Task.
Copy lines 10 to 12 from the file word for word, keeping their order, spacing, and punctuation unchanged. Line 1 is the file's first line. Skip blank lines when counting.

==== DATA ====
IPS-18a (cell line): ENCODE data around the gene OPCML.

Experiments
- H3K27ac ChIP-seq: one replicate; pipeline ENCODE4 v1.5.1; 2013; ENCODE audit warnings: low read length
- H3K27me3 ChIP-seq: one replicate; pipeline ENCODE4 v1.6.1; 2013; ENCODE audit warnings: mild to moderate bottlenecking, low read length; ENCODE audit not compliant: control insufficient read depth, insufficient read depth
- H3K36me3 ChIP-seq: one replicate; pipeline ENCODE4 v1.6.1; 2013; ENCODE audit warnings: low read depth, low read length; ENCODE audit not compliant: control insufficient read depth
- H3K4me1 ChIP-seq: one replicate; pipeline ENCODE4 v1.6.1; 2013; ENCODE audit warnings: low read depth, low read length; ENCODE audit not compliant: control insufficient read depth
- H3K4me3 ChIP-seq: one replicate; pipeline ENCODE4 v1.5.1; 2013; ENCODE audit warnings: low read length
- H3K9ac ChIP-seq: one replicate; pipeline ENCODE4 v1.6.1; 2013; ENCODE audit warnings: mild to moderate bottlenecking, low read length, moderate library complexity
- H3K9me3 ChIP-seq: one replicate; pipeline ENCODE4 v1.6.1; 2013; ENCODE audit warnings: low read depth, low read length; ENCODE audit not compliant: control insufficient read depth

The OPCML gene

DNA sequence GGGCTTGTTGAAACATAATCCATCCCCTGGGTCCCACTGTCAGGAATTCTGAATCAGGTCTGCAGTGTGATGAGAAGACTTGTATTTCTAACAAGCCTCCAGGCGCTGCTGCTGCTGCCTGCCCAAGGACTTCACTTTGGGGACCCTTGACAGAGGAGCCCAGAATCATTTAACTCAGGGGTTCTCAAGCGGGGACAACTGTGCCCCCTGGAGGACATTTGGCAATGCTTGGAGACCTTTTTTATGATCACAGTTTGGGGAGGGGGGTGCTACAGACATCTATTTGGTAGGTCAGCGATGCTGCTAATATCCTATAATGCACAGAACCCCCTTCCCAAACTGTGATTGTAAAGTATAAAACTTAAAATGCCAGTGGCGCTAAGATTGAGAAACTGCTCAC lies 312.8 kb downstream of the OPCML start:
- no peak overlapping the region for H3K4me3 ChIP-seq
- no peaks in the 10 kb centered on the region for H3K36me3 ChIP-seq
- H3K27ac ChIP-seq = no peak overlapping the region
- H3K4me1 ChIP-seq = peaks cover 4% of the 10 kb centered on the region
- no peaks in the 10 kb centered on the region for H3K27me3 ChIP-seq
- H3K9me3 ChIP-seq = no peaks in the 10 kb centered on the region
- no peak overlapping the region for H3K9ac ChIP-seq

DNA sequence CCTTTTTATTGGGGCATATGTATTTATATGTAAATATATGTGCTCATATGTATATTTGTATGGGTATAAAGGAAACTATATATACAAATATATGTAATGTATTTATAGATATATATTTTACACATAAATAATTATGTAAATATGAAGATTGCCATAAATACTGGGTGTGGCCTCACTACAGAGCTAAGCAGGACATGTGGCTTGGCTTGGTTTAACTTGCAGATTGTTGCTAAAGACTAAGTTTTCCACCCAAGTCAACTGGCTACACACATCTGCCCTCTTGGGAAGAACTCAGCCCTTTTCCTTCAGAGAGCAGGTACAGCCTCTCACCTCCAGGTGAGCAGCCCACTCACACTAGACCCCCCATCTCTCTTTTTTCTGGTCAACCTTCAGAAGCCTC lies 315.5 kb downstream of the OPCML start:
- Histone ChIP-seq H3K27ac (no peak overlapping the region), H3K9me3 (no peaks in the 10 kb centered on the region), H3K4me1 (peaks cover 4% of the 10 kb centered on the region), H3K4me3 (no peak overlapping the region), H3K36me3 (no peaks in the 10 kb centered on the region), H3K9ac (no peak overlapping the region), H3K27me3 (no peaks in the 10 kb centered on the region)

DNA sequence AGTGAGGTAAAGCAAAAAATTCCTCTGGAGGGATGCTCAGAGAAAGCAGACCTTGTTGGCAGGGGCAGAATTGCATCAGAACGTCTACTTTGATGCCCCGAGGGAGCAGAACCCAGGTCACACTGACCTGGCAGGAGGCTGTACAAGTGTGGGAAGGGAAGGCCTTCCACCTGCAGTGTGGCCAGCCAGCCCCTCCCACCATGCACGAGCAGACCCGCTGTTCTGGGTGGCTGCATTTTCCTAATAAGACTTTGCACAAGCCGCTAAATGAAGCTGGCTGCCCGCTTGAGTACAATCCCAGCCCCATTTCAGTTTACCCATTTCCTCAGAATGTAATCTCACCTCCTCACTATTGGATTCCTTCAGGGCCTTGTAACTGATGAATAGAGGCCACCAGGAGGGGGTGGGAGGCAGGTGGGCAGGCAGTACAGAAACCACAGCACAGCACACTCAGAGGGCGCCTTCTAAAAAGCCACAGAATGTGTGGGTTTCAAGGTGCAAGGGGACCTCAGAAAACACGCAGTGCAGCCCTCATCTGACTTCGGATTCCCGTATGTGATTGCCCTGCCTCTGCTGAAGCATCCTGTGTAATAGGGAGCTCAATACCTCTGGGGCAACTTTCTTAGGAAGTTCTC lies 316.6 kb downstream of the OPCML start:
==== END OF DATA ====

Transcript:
The OPCML gene

DNA sequence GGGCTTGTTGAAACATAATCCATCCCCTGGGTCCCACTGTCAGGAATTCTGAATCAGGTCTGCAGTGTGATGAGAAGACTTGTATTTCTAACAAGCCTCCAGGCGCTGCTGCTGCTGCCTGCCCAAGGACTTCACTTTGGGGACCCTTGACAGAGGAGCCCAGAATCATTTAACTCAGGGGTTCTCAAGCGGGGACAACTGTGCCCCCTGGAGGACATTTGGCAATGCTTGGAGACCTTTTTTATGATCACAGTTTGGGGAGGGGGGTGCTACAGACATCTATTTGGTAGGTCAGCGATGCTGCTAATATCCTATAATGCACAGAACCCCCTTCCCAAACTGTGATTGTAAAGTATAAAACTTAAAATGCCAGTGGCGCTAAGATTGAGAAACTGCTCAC lies 312.8 kb downstream of the OPCML start:
- no peak overlapping the region for H3K4me3 ChIP-seq